My husband Ethan and I love to hike.  He posts snapshots of those hikes on social media, but I’ve always thought it might be nice to tell the story of the hikes behind the pictures.  So, thanks to the inspiration of another hiking friend who is also a far more prolific writer than I am (go to his blog here), I thought I might finally write a bit about some of our hikes and what it’s like to be an active person with a chronic illness (if you want to know more about that illness, here’s a link). And there is no better place to start than our hikes in Colorado.

Last Thursday night, Ethan and I flew into Denver, Colorado, ready for adventure.  We stayed the night in Denver, and drove to Breckenridge the next morning, stopping along the way for a hike to Mohawk Lake.  Although we didn’t know it, the altitude we started the hike at was 10,000 ft. That is significant because the science of altitude acclimatization is this: your body will acclimate to about 5,000 feet within the first 24 hours.  For each day thereafter, your body acclimates about 1000 feet.  All that to say, we were in no way—having arrived less than 24 hours ago—properly acclimatized.

The hike was said to be an easy 7 1/2 mile out and back jaunt to a series of beautiful mountain lakes.  It was also about a 2000 ft. gain from the trailhead.  That is when I learned the first and possibly only perk of having Chronic Fatigue Syndrome: I didn’t get altitude sickness nearly as badly as Ethan because my body is used to running on a lower amount of blood oxygen.  Yay?

The hike itself was beautiful.  We took our time, both out of necessity and because we were enjoying the blue sky overhead and the shady evergreens surrounding us.  The air, although thin, was air was crisp and refreshing.  The first little lake that we arrived at (to stop and have snack) was MayFlower Lake.  The clear teal water reflected the looming mountains surrounding us.  We sat, basking in the warm sun, but in only a matter of minutes, the sun was blocked out by fast-moving grey snow clouds that had crossed the mountain range.  It began to snow, lightly at first, and with the snow, came the temperature drop.  Wearing only sweatshirts, we were not quite prepared, so we decided to get a move on to the upper lake.

Mayflower Lake

The last 800 ft. was comprised of steep rocks and involved some scrambling.  The hiking term “scrambling” means that you have to use your hands.  Along the way, we saw some old abandoned mining cabins and a large rusty metal pulley system.  As for the weather, the higher up we went, the harder the snow became.   I was a bit dizzy from the altitude, but Ethan was feeling nauseas and more out of breath from the altitude.  As we got to Mohawk Lake, we watched a man catch an orange fish, took a couple of pictures, and booked it back down.

Note the snow in my hair

Lower Mohawk Lake

The lower we descended, the more the snow turned to cold rain and made the rocks slippery.  Much of the way back down was not memorable because I was focused on staying warm in my soaked-through clothing.  Thankfully, we went straight to the hotel, checked-in, and took immediate advantage of the hot tubs.  Ahh.

The next day, Ethan wanted to climb Quandary Peak, which is a 14,000 ft. mountain and I refused because it was supposed to be snowing and raining the whole day and I wanted at least one more day to acclimate.  For the non-hiker, or east coast hiker such as myself, a 14,000 ft.  mountain is considered between high altitude and extremely high altitude—depending upon the body and acclimatization of the hiker.  Climbing at this elevation, especially if one is not properly acclimated, can be life-threatening.  That being said, Ethan acquiesced and we took a “rest” day, by attending a yoga class, walked around the picturesque Breckenridge, visited a few museums, and attended vigil mass.  We ended up walking about 8 miles…Oops.  So much for rest!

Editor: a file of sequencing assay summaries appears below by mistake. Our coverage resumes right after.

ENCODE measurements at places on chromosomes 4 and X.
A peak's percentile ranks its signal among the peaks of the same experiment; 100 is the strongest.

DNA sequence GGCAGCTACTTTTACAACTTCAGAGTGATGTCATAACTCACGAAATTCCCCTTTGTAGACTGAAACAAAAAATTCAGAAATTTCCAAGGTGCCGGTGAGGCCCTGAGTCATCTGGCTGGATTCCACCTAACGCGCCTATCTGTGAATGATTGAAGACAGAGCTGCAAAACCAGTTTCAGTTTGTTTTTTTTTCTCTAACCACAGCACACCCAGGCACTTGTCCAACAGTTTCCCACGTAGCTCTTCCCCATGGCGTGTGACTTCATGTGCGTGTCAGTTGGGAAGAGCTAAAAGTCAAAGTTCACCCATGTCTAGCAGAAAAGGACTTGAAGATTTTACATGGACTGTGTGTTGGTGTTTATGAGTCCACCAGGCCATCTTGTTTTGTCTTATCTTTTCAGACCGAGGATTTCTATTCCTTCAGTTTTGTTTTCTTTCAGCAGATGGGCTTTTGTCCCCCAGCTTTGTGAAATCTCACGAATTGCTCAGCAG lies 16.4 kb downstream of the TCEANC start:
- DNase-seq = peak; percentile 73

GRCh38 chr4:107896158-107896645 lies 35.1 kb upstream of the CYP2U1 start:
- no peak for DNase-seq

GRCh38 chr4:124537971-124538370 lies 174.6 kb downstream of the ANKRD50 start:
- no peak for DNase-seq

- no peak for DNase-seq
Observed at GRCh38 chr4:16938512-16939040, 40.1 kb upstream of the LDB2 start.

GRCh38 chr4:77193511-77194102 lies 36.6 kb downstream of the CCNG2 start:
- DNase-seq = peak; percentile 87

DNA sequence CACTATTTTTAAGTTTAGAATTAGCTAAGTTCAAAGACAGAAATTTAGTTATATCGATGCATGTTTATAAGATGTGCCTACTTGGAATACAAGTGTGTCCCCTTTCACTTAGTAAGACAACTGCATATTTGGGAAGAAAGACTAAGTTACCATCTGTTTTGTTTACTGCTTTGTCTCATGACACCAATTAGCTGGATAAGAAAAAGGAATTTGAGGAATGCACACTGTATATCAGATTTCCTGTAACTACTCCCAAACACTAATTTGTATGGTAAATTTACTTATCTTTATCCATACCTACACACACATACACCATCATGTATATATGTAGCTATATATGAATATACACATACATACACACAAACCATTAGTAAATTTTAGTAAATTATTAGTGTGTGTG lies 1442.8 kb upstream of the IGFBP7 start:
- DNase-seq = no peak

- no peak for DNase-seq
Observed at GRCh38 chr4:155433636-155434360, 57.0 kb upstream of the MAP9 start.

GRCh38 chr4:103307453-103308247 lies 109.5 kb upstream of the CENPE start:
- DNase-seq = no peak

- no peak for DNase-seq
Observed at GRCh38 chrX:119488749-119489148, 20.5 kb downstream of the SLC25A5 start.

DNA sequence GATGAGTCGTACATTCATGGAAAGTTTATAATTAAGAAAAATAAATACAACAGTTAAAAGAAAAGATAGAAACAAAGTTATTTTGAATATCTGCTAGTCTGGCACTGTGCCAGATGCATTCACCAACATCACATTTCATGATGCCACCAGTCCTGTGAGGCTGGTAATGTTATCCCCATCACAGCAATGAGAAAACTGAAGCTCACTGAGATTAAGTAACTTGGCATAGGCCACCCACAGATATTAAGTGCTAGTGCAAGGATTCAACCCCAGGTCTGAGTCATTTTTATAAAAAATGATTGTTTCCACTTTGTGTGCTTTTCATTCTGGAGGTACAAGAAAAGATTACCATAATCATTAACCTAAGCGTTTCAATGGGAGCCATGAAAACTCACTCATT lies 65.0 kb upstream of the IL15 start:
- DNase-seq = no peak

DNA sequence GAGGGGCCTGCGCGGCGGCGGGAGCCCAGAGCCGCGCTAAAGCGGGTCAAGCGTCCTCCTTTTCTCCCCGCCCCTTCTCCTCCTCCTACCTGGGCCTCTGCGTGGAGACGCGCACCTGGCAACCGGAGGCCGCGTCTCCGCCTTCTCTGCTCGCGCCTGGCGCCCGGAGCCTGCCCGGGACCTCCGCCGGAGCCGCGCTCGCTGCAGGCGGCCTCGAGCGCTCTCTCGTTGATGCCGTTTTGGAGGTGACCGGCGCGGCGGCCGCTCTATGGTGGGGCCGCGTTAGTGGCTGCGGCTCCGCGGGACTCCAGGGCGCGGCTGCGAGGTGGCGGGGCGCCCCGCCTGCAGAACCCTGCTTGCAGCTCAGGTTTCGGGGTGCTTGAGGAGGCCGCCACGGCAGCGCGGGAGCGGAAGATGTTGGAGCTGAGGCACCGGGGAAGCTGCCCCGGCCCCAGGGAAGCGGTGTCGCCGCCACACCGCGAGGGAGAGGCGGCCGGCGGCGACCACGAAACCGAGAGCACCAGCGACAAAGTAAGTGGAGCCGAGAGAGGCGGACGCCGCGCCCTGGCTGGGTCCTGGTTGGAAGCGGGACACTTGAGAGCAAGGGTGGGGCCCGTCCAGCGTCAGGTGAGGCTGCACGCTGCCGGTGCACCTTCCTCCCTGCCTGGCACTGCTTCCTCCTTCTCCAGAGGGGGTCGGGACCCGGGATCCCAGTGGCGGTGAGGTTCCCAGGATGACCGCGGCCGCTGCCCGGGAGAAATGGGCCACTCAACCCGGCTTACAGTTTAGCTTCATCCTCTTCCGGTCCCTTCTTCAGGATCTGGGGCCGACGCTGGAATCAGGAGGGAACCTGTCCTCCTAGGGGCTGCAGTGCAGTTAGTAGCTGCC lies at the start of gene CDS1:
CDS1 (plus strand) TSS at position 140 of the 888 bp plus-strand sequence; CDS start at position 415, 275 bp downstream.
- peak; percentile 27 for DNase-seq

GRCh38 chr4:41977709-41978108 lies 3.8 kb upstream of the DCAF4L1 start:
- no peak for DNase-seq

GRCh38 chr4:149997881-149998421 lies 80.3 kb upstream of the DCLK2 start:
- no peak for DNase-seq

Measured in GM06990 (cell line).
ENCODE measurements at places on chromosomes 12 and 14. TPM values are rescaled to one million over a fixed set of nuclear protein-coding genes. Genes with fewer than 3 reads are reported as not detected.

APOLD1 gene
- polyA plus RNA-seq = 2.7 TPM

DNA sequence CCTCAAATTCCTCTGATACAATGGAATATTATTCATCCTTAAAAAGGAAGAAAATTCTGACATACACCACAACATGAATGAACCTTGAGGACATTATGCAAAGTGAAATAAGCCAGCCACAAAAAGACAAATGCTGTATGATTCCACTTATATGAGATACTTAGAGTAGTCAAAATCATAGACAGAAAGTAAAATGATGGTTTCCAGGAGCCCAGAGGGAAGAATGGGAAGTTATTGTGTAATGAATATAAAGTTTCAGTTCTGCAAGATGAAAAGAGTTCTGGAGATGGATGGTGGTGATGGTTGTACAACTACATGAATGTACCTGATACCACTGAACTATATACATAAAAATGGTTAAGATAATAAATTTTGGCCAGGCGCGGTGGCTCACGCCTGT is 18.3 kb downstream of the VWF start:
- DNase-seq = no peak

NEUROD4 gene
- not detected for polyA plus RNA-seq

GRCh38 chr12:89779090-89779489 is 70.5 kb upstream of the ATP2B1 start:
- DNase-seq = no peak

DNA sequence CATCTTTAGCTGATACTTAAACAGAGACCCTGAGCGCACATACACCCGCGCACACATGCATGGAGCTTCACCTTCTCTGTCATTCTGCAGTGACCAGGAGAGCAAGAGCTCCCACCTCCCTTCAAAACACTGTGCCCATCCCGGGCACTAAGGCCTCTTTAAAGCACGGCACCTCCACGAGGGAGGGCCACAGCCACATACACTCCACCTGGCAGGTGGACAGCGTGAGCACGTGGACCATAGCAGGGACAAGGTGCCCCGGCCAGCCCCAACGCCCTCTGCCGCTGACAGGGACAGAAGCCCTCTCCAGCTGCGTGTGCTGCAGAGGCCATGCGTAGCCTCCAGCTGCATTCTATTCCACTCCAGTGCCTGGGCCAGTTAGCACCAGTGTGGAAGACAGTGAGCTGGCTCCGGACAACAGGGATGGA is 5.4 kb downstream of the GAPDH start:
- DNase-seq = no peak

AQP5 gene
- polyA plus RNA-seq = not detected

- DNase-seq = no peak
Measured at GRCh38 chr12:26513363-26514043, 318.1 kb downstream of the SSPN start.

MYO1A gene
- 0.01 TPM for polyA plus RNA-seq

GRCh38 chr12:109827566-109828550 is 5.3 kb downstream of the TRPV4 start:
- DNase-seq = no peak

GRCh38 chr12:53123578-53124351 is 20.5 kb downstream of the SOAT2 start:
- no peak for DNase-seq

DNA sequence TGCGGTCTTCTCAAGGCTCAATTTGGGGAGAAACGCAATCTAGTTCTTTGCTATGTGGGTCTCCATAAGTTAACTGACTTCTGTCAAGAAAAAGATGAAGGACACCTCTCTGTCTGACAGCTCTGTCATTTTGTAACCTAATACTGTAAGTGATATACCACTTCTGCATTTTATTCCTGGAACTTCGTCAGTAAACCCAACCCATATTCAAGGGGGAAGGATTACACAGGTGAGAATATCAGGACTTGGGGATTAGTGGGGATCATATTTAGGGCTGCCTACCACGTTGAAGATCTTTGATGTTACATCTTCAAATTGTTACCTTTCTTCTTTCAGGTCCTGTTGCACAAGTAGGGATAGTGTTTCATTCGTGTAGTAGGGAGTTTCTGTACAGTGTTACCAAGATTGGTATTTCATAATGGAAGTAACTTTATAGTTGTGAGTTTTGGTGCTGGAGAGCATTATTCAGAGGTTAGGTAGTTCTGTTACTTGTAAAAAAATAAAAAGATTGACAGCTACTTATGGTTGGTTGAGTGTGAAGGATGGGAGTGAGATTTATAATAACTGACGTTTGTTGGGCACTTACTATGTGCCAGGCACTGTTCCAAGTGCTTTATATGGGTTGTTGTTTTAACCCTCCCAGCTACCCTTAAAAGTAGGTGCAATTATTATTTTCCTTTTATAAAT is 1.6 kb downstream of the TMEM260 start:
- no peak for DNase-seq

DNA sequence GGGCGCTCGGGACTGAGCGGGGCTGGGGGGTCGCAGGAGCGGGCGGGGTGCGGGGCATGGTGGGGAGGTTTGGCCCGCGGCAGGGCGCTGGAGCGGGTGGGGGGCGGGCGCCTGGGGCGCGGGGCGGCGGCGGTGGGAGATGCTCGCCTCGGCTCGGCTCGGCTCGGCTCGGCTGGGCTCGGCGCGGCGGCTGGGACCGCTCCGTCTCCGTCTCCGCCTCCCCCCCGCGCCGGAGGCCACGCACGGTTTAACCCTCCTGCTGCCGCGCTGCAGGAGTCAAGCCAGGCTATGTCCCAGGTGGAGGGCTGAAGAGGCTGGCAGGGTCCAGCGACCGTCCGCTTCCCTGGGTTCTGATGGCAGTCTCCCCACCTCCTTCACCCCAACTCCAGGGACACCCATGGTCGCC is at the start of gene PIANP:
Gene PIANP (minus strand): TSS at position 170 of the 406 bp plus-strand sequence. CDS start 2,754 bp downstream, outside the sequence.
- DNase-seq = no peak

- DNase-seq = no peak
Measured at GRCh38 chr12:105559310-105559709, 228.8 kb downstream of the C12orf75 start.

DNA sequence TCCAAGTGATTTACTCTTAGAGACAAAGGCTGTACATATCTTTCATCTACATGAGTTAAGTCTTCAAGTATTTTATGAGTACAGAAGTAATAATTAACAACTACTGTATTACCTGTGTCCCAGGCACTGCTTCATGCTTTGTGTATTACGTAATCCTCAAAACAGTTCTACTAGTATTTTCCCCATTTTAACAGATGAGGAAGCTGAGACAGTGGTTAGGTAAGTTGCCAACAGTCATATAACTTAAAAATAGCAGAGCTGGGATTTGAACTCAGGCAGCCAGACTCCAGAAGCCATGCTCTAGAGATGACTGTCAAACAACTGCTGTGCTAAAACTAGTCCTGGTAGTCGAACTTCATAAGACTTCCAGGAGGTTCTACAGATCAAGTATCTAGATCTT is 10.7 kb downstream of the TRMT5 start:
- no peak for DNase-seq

The Beautiful Breckenridge, CO

That night, I didn’t sleep much because I was dreading the next day’s hike.  Don’t get me wrong, I love hiking, but I don’t enjoy hiking not knowing how my body will react or how much I will have to pay for it later.  This would be my first 14er and I know from experience that CFS is not always predictable and sometimes does not hit until 2 weeks later, or other times, it slams me like a freight train right then and there, my body surging with pain and fatigue.  Mostly, I had a fear of passing out toward the top or having muscles seize up because my body was not producing enough oxygen (both are likely outcomes and they’ve happened before).  In a way, this would be a sort of test.  Since our hikes in Alaska, where we did several difficult hikes, and one brutal one, Ethan and I have figured out how my impaired mitochondrial DNA intake nutrition and how much or little it turns into usable energy.   We know that if I’m able to keep my heart rate below 140, I can remain in aerobic zone, thus burning fat instead of building up lactic acid and burning muscle (which happens immediately for me in anaerobic zone and quickly incapacitates me).  Knowing this has helped me to get much better than I was even 2 years ago.  We also have learned that I need to eat something every hour, otherwise, my body goes pretty far out of whack. It’s a delicate balancing act.

We also learned one extremely important lesson when hiking in Alaska that every hiker should know and which I will gladly pass along to you, in case you should ever consider hiking large mountains:

Native hikers always understate the trail difficulty as a way of humble-bragging.

Example: “Bird Ridge was a gorgeous hike! My friend and I used trekking poles that definitely helped going down. Be prepared for false peaks. Once you get on the Ridge it gets easier-ish. Peak 3 is where the survey monument.” —A native Alaskan reviewing Bird Ridge